The emergence of complex behaviour: Examples from ancient Southeast Asia
This presentation explores the evidence for the emergence of complex behaviour in the past, using Southeast Asia as an illustrative example. I ask what defines complexity in an archaeological sense and discuss this in terms of evidence for major archaeologically visible changes in human behaviour over time. After an over view of the population history of the region, I look at the rise of high density hunter-gatherer communities in northern Southeast Asia (southern China and northern Vietnam). The reasons for their success, and ultimate failure, are contrasted with the emergence of the first farming communities, and concomitant massive demographic changes, in the same region. Throughout the discussion of the emergence of complex behaviours I look to potential environmental (e.g. climate volatility and the effects of documented temperature rises of 2 to 4oC between 8-3,000 years ago) and anthropogenic (e.g. land clearance, wild plant and animal management) factors. Finally, I ask if any salutary lessons can be drawn from our nearest neighbours that adapted to and lived with the effects of climate change thousands of years ago.
Marc F Oxenham gained his bioanthropological and archaeological training at the Northern Territory University (Charles Darwin University) where he was awarded a PhD in 2001. He has held teaching and research positions at Colorado College, USA, and the ANU. He was president of the Australasian Society of Human Biology (2012-14), an Australian Future Fellow (2013-17), elected a Fellow of the Society of Antiquaries of London in 2011 and elected a Fellow of the Australian Academy of the Humanities in 2016. Since 2009, he has acted as consultant (pro bono) for the Unrecovered War Casualties Unit-Army (Australian Department of Defence) in which capacity he has searched for, recovered and identified defence force personnel from conflicts ranging from WWI to the Vietnam War, in France, Vietnam, Papua New Guinea, Indonesia and northern Australia. He is best known as a bioarchaeologist, focusing on human biological and socio-cultural adaptation to climate and technological variability/change in Holocene Southeast Asia.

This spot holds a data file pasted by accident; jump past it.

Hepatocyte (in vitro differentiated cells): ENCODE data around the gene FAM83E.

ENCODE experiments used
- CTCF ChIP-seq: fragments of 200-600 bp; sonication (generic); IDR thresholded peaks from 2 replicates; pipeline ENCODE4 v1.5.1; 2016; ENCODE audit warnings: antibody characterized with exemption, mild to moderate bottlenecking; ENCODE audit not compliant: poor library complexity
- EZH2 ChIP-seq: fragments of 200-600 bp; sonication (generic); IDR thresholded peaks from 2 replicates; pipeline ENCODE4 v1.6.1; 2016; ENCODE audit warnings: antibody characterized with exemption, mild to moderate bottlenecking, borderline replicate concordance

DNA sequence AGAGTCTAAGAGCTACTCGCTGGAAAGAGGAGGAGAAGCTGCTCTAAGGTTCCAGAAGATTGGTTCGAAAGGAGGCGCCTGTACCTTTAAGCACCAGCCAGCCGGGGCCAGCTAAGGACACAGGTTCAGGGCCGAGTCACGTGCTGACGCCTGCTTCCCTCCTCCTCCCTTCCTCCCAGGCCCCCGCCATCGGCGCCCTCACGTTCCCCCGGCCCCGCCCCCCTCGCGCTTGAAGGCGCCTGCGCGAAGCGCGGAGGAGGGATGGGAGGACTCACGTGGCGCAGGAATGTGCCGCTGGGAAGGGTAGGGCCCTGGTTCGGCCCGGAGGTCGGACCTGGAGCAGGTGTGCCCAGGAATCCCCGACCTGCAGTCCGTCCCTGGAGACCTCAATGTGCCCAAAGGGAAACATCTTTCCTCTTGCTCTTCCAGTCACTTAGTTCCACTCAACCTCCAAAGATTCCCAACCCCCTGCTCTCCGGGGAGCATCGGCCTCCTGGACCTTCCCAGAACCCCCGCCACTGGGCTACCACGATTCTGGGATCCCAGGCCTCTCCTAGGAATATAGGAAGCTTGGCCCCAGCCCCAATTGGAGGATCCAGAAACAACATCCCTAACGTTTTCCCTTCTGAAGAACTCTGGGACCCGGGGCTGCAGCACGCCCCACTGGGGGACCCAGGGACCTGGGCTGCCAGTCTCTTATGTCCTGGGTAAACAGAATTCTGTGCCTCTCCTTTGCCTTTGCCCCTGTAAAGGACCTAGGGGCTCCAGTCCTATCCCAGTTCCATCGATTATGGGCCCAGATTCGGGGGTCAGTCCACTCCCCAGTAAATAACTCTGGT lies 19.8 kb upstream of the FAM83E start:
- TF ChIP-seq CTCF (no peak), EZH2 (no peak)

This series celebrates and welcomes Professorial appointments to the ANU College of Arts and Social Sciences.
Our professoriate are exemplified by their research excellence and outstanding leadership. Newly appointed and promoted professors celebrate this milestone by presenting their research to the college allowing opportunities for interdisciplinary engagement.